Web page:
However, it did show that interdiction is working, a file that they

downloaded in 3 hours with Azureus took 80 hours in uTorrent.

I know this is all short on technical details, but even if it doesn't help you fix whatever this exploit is, at least you know there some sort of a problem.

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My guess is they're talking about µTorrent using default settings.

...or at least without an ipfilter.dat blocklist that contains the majority of hostiles used on those torrents.

Another thing to watch out for is they may be feeding Peer Exchange LOTS of fake ip addresses for peers and seeds. One REALLY nasty thing they could do with fake ip addresses is supply ip addresses of known pinging virus-infected nodes on the internet that will see a connection attempt to them as an "invitation" to auto-infect the connecting ip. Or it could just cause the virus-infected nodes to try to reconnect later...and pass on the ip that tried to connect to them to other virus-infected nodes as well, acting as a Distributed Denial of Service attack.

Even if they don't give out bad ips with Peer Exchange, they could "stack the deck" using Peer Exchange and *ONLY* report other poisoner seed/peer ips. I've heard they're ALREADY doing this to try to isolate each good peer/seed from each other.

Funny thing is, even "good" torrents with a very high churn rate ALREADY have this problem due to firewall and time-delay issues -- the tracker gets a list of every ip that's connected to it in the last day, and gives out those ips typically in random lots of up to 50 at a time (to prevent overloads). Many if not most of the ips are firewalled, and cannot connect to each other. And the unfirewalled peers and seeds seldom stick around for long because not only can they download alot faster, they have "innumerable" firewalled peers to upload to -- so they exceed a 1:1 ratio reasonably fast too so long as they have a decent upload rate. So of the 50 ips the tracker is handing out, 30+ are firewalled (and cannot connect to each other), 10+ are no longer connected (having finished downloading and stopped the torrent), and 5 or fewer are unfirewalled.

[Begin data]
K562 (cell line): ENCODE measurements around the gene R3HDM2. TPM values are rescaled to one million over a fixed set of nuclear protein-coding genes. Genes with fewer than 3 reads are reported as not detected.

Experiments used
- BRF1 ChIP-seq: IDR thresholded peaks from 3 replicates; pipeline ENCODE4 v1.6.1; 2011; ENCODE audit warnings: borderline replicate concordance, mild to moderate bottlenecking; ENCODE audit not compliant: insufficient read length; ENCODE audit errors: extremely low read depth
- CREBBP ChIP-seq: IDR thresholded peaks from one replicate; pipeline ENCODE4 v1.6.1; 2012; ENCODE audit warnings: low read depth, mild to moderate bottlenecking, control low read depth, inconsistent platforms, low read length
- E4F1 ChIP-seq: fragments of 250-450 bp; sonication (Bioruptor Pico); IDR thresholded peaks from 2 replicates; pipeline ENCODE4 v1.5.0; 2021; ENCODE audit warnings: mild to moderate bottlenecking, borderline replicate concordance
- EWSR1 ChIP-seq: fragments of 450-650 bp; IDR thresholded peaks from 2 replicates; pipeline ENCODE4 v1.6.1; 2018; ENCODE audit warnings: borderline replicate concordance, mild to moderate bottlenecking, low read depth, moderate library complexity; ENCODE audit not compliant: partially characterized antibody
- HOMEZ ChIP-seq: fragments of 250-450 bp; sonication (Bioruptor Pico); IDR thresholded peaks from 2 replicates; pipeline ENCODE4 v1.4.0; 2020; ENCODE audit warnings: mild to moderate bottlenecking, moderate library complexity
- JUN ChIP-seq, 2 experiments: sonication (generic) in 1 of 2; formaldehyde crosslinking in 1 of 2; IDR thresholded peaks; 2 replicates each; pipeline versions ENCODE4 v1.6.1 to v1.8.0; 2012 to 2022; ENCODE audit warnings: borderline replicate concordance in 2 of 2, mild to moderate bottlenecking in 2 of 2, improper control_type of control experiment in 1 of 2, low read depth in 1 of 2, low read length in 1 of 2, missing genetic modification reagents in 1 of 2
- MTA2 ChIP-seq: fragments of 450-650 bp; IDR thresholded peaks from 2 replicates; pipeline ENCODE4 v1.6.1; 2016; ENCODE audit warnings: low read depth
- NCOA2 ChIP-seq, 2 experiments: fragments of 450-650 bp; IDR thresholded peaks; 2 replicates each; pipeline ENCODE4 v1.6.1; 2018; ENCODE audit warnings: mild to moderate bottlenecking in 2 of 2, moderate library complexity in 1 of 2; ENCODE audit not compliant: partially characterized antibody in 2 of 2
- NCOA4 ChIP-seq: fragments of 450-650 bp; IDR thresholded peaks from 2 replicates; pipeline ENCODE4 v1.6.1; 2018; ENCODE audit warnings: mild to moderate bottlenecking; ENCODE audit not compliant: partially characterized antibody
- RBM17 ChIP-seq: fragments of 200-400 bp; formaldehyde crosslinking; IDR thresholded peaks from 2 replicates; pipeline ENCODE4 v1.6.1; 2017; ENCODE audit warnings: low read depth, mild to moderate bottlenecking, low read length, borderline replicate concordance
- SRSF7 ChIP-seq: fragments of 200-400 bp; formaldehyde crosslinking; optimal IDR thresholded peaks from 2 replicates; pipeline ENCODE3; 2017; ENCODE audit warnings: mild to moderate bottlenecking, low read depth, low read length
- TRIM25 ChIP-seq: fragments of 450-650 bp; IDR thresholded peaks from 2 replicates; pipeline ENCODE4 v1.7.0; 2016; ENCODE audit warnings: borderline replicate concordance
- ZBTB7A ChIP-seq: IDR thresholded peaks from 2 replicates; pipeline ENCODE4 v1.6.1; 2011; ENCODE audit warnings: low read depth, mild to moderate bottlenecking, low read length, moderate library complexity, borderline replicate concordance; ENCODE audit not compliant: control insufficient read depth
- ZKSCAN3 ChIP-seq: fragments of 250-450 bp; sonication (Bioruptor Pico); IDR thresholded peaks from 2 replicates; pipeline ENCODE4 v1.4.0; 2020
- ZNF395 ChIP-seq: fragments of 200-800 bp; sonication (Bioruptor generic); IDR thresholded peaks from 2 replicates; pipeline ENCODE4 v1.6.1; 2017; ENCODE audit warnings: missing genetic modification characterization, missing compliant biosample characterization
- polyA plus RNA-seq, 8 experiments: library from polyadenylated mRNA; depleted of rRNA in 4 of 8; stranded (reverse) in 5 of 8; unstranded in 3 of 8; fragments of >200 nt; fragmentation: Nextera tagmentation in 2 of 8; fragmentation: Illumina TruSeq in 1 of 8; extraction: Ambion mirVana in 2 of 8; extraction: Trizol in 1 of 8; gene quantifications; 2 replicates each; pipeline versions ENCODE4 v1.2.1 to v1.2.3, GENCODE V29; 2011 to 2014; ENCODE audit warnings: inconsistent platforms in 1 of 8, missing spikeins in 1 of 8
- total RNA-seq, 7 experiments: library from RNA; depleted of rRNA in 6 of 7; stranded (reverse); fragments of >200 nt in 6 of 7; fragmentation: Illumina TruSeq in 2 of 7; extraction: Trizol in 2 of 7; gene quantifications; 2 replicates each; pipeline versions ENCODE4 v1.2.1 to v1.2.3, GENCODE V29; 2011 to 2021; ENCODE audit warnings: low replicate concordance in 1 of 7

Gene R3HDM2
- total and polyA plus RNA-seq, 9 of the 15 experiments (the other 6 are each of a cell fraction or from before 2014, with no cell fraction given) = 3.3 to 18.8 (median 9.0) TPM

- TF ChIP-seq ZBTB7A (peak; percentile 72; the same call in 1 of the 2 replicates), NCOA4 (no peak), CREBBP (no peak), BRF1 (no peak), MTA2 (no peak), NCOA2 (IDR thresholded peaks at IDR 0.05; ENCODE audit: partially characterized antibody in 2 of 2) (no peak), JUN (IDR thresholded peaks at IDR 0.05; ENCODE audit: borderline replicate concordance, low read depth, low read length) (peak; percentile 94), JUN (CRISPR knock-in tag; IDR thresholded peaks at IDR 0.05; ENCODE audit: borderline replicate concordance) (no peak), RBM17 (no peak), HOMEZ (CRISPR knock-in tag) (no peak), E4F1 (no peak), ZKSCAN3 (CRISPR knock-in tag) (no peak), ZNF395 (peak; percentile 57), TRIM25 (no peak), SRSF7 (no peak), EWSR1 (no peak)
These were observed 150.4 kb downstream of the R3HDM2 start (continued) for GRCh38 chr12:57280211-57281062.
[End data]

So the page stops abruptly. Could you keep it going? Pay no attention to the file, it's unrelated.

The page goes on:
Another possible exploit the poisoners are using against µTorrent...I've seen numerous times where µTorrent cannot hold onto TCP ip-to-ip connections. I'd connect to a seed or peer, be downloading and/or uploading to them, and lose connection often within 5-10 minutes. Then it might be minutes (longer on torrents with LOTS of dead connections as mentioned above!) before I reestablish a link to them. ...then 5-10 minutes later, they'd disconnect again! It doesn't help that I'm on ComCast ISP, and the problem may be injected RST packets as mentioned in other threads (on ComCast messing with BitTorrent.) The torrents I am trying to download are in no way being messed with by MediaDefender, BayTSP, or other poisoners. Those torrents seldom have more than 20 ips total as far as the tracker is concerned, of which typically half or less ever connect, of them typically half are firewalled and I must wait for them to connect to me as incoming connections.

The THING to do is to get some more µTorrent + other BitTorrent client testing done on interdicted torrents. (Preferably legal ones -- and yes, they ARE interdicting even legal ones too!) With µTorrent logging all kinds of traffic in logger to a text file and maybe even wireshark as well, we can probably determine if the interdiction is also doing any kind of disconnect attempts like ComCast is doing.

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the tracker gets a list of every ip that's connected to it in the last day, and gives out those ips typically in random lots of up to 50 at a time (to prevent overloads). Many if not most of the ips are firewalled, and cannot connect to each other.

Not sure where that info is from.

All tbsource based trackers use a "connectable" test by default, and this query for returning peers:

"SELECT $fields FROM peers WHERE torrent = $torrentid AND connectable = 'yes' $limit"

They only return the peers who at least seem connectable (have the port open).

They also drop peers who announce with a "stopped" event, or peers who have not announced within a set timeout period.

Other tracker sources might not use a "connectable" test, but they should at least use a timeout for dead peers.

No peer should be in the announce returns for a full day unless they are announcing regularly throughout the day (not even the bitcomet versions that don't send stopped events).